The proportion of patients who received non-DOTS or treatment in the private sector without notification might be available from a population-based prevalence survey. However, it is difficult to estimate treatment results, or average time to smear conversion. When treatment through non-DOTS accounts for a large proportion of the patients being treated in a country, it may affect the estimation of incidence.

For patients who cannot afford or do not have access to any modern treatment, a historical observation of 2 years is often given to the non-HIV positive. The WHO estimation gives 6 months to HIV positives, considering the rapid progress of disease without treatment (WHO, 2008). However, this assumption among the HIV negative patients is no longer reliable in the chemotherapy era. Characteristics of non-detected may be different from those detected; among those who do not have access to chemotherapy, some are too ill to visit the TB service and die earlier, while some stay in the community without taking action longer because they are not seriously ill. For HIV positive patients, disease duration might be longer than 6 months. Results of intensified case detection through screening cannot explain such a short duration of illness of 6 months (Cheng et al., 2008; Kimerling et al., 2002; Wood et al., 2007).

Therefore, even if a very high quality prevalence study is conducted in a country, the estimated incidence for a country is not easily calculated. For the 2006 estimates, disease duration (= prevalence/incidence ratios of smear positive cases) provided to countries by the WHO varies from 0.8 to 2.4 years, with an average of 1.46 years.

3.5 Estimation of Incidence from Vital Registrations of Deaths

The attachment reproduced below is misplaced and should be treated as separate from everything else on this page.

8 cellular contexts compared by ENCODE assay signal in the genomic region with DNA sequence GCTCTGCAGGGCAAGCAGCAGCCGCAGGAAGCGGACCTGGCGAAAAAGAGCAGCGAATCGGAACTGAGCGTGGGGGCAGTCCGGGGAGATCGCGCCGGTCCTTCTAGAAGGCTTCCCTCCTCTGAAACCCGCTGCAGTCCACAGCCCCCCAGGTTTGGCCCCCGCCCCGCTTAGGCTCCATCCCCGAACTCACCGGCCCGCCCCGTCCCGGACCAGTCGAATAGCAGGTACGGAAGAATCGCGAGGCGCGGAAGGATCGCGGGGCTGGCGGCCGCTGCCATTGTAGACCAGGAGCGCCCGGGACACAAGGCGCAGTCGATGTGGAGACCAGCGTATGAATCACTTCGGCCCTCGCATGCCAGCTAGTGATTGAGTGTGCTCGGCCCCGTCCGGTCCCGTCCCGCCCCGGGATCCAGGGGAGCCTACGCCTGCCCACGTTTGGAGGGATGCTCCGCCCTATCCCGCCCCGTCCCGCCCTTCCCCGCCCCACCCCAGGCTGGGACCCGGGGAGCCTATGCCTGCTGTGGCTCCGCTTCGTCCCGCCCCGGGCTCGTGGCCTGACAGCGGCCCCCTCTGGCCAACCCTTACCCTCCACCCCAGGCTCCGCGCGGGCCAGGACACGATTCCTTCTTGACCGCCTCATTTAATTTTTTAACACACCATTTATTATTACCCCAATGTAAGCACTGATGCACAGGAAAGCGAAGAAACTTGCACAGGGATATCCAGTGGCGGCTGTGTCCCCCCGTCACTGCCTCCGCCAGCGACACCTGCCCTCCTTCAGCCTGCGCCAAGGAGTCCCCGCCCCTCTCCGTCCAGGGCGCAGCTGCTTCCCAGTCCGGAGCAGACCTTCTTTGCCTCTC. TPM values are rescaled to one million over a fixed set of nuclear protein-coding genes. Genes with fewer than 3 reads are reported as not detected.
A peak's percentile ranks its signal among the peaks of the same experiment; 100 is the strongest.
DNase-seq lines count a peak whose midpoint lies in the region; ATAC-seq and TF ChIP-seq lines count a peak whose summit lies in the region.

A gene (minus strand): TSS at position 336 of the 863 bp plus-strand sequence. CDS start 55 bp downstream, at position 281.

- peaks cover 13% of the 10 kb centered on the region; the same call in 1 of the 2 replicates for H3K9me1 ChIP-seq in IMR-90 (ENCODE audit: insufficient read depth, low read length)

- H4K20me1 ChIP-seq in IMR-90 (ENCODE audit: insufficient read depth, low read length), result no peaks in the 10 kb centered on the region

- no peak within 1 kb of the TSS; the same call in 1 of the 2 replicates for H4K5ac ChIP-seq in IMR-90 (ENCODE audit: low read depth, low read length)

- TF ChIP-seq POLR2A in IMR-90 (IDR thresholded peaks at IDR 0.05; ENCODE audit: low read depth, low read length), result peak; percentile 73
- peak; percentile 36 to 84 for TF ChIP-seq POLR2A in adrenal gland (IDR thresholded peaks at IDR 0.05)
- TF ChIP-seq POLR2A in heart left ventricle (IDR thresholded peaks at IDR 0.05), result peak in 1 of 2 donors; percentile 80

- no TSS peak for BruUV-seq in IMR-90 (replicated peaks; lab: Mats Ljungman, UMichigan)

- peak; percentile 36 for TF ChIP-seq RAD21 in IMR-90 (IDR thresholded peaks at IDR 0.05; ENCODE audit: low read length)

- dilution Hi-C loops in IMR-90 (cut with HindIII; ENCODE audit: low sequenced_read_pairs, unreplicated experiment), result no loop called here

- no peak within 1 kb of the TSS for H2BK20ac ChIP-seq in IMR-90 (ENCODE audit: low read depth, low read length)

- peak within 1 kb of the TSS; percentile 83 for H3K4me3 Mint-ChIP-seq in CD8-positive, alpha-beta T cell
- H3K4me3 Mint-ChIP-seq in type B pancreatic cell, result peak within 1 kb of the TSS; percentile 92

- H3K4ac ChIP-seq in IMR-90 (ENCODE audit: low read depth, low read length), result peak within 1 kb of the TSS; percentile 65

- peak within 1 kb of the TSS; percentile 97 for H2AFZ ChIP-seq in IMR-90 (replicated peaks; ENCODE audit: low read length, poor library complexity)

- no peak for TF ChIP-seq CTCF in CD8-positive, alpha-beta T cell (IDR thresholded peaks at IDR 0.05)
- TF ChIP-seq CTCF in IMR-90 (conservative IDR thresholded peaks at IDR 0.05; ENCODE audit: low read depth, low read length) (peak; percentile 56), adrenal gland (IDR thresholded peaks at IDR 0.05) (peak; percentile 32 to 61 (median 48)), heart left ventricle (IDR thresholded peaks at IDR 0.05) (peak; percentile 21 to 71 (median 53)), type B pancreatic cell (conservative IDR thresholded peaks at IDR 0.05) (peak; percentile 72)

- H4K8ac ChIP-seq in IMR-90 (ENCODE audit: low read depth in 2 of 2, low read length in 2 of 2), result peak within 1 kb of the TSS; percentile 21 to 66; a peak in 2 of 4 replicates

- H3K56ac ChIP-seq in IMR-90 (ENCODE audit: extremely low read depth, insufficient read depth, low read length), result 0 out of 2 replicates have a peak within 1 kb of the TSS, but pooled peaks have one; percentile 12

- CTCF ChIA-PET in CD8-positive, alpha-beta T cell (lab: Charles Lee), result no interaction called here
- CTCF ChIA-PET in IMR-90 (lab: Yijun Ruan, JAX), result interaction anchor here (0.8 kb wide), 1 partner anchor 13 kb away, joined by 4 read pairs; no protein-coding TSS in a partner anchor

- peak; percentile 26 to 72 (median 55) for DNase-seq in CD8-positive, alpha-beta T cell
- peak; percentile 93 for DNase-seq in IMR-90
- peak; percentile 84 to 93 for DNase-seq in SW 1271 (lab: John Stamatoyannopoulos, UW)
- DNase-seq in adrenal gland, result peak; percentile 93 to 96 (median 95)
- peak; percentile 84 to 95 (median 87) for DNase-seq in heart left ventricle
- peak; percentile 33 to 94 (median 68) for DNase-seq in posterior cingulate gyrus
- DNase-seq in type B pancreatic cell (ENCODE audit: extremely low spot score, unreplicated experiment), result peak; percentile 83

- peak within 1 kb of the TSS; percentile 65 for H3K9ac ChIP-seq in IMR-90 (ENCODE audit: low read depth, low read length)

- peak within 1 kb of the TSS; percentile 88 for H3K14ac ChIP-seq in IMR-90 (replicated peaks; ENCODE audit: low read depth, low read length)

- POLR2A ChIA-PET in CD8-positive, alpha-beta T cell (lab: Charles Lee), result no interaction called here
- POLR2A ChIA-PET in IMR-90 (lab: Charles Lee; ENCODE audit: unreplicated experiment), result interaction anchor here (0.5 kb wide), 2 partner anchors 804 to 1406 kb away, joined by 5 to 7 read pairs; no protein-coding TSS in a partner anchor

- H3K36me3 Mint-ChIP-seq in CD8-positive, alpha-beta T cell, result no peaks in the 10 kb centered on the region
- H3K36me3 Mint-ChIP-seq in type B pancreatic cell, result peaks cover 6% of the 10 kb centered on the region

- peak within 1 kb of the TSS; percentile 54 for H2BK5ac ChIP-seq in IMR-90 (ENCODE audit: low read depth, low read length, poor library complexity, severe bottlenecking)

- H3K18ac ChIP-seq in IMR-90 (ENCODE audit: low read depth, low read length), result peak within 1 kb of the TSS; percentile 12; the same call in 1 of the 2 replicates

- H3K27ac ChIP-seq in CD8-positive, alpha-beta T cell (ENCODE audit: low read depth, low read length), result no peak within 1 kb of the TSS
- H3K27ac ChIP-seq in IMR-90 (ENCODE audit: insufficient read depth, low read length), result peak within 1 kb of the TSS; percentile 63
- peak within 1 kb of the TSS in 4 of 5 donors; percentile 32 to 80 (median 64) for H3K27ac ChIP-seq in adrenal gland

Mortality itself has been a popular indicator of the TB burden, and it is one of the MDGs indicators. When we know the case fatality rate among TB patients in a specific population or in a whole country through a study, the case fatality rate can be used to estimate TB incidence from TB mortality.

The numbers of deaths during treatment are regularly reported to national TB programs and to the WHO. Increase of deaths during TB treatment alarmed TB programs in the 1990s so that they paid attention to HIV associated TB, before they were able to provide HIV testing to TB patients. MDR and X-DR TB also threaten TB patients with increasing treatment failure and deaths. However, in the era of short-course chemotherapy, the majority of deaths are not from TB/HIV or MDR/XDR TB; they are from those with delayed or no access to TB services, diagnosis and treatment. In countries with a working vital registration for deaths, any death should be reported with the cause(s) of death documented by a doctor’s certificate; and the police or local government even has the obligation to conduct an autopsy when the cause of death is uncertain. However, reliable vital registrations for deaths to cover sufficient populations are not available in most TB endemic countries, so the number of reported TB deaths is hardly available not only to measure the TB burden, but also to the estimate incidence.